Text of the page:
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The structure of the labour market, telecommuting, and optimal peak period congestion tolls: A numerical optimisation model

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  • DE BORGER, Bruno
  • WUYTS, Bart

Abstract

This paper develops a numerical optimisation model to study optimal labour and peak-period congestion taxes under different assumptions on the structure of the labour market. We consider both a competitive labour market and various wage bargaining models, in which wages are determined via negotiations between firms and labour unions. All models include commuting and non-commuting transport, and they allow for telecommuting. The models are numerically implemented using Belgian data. We find that wage bargaining models may imply higher or lower congestion tolls on peak period car traffic compared to competitive labour markets, depending on the response of unions to transport issues and the composition of the traffic flow. If unions care about the effect of congestion and congestion tolls on their members’ well-being, we find the optimal congestion toll for the wage bargaining model to be 15%-20% lower than under competitive labour market conditions. However, if unions do not care about their members’ transport problems when negotiating about wages and employment, then the optimal congestion tax is up to 50% higher under bargaining than under competition. We further find that the optimal tax structure results in substantially more telecommuting for all labour market structures considered. Finally, improving the efficiency of telecommuting results in a considerable reduction in optimal congestion tolls.

Suggested Citation

  • DE BORGER, Bruno & WUYTS, Bart, 2010. "The structure of the labour market, telecommuting, and optimal peak period congestion tolls: A numerical optimisation model," Working Papers 2010013, University of Antwerp, Faculty of Applied Economics.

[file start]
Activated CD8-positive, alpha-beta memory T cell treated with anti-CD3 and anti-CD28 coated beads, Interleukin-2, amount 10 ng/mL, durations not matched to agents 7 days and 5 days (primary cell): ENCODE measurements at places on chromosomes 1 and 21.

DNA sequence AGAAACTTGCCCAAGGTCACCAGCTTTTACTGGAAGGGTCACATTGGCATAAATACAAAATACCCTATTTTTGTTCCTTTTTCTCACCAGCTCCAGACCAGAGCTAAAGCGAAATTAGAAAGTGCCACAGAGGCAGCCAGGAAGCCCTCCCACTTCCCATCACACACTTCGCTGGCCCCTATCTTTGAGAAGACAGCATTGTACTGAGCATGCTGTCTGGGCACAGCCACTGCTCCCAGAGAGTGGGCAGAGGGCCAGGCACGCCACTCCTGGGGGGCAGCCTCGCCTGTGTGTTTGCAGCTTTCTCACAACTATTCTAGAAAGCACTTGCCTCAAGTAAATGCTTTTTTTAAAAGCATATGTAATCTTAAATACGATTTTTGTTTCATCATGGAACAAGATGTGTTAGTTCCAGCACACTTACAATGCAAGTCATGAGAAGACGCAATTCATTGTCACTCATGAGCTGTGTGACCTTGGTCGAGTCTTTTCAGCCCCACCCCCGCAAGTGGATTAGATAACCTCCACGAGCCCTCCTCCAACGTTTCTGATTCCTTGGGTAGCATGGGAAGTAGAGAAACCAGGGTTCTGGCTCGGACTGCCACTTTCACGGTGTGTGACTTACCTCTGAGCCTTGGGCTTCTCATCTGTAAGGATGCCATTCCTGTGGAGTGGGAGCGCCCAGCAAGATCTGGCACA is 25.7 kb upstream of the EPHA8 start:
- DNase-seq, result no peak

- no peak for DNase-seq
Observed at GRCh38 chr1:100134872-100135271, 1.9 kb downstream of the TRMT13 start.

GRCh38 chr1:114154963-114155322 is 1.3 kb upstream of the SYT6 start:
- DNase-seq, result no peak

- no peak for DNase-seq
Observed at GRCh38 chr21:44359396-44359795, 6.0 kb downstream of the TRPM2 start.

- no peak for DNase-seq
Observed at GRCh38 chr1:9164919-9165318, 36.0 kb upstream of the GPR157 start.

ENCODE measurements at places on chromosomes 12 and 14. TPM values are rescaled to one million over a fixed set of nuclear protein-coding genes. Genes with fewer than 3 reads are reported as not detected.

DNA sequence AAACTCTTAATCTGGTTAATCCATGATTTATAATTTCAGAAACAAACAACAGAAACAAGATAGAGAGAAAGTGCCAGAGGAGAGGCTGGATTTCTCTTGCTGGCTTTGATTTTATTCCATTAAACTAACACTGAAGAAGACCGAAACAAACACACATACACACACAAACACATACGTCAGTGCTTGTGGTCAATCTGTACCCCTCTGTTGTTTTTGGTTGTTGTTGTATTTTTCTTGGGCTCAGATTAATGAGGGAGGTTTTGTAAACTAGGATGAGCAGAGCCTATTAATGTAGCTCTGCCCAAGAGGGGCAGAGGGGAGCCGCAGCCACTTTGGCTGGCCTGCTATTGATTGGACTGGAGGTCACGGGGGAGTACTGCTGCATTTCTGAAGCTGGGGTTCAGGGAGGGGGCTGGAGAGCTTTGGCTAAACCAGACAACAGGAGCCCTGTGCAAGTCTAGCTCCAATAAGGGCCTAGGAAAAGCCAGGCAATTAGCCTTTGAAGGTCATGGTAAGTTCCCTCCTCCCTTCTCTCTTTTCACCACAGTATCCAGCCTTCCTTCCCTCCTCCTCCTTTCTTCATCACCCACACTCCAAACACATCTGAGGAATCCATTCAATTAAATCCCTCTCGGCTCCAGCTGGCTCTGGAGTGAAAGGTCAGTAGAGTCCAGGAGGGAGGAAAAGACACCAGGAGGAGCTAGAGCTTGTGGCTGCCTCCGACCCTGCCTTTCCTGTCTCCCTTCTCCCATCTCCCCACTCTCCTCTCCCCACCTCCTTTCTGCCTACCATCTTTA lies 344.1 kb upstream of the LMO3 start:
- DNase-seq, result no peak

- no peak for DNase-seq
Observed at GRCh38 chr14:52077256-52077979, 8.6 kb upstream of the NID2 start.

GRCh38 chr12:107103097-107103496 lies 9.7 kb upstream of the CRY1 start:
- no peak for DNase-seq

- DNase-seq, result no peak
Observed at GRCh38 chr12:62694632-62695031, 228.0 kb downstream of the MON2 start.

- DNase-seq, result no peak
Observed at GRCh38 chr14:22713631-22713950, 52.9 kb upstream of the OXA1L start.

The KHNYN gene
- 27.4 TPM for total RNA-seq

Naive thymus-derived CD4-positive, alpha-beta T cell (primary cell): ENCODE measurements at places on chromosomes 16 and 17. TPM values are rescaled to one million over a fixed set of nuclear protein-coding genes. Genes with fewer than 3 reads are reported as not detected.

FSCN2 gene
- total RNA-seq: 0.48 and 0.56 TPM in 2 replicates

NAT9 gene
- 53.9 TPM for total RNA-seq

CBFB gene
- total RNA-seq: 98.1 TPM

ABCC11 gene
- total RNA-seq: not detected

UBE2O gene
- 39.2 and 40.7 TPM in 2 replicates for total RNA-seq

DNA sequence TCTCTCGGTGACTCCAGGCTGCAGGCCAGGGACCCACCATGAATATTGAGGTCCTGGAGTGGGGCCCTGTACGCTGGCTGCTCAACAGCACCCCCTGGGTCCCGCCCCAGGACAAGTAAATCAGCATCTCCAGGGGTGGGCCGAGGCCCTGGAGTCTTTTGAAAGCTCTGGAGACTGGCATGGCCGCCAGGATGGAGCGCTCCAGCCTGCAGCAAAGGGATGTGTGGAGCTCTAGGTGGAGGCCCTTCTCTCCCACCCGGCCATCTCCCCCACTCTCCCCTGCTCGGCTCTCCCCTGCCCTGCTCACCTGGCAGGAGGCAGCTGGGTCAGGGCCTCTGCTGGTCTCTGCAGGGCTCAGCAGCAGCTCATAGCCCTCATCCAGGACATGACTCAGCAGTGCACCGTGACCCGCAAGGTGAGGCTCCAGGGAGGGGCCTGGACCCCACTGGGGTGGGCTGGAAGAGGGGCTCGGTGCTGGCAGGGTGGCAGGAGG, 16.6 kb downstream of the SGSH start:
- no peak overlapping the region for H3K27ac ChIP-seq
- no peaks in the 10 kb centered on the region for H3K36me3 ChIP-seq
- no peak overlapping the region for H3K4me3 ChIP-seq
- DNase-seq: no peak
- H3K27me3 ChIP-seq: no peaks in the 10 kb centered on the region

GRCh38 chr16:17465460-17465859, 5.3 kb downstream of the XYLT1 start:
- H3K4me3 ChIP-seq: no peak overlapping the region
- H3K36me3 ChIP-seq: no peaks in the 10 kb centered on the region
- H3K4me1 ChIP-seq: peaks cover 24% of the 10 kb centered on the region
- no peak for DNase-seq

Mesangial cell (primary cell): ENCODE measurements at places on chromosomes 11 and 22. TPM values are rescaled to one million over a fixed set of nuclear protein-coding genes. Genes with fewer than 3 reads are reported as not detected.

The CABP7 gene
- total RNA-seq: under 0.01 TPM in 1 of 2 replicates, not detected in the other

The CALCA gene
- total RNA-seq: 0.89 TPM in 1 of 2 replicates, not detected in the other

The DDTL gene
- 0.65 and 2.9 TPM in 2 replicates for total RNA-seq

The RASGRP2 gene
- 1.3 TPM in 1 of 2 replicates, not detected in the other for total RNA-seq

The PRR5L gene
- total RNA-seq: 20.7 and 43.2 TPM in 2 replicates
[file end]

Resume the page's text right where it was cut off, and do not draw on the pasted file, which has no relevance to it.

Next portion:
• Handle: RePEc:ant:wpaper:2010013
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    References listed on IDEAS

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    Cited by:

    1. Antonio Russo, 2015. "Pricing of Transport Networks, Redistribution, and Optimal Taxation," Journal of Public Economic Theory, Association for Public Economic Theory, vol. 17(5), pages 605-640, October.
    2. Georg Hirte & Stefan Tscharaktschiew, 2015. "Why not to choose the most convenient labor supply model? The impact of labor supply modeling on policy evaluation," ERSA conference papers ersa15p303, European Regional Science Association.
    3. Tscharaktschiew, Stefan, 2014. "Shedding light on the appropriateness of the (high) gasoline tax level in Germany," Economics of Transportation, Elsevier, vol. 3(3), pages 189-210.

    More about this item

    Keywords

    Congestion taxes; Competitive labour markets; Wage bargaining; Telecommuting;

    JEL classification:

    • D62 - Microeconomics - - Welfare Economics - - - Externalities
    • H21 - Public Economics - - Taxation, Subsidies, and Revenue - - - Efficiency; Optimal Taxation
    • R41 - Urban, Rural, Regional, Real Estate, and Transportation Economics - - Transportation Economics - - - Transportation: Demand, Supply, and Congestion; Travel Time; Safety and Accidents; Transportation Noise

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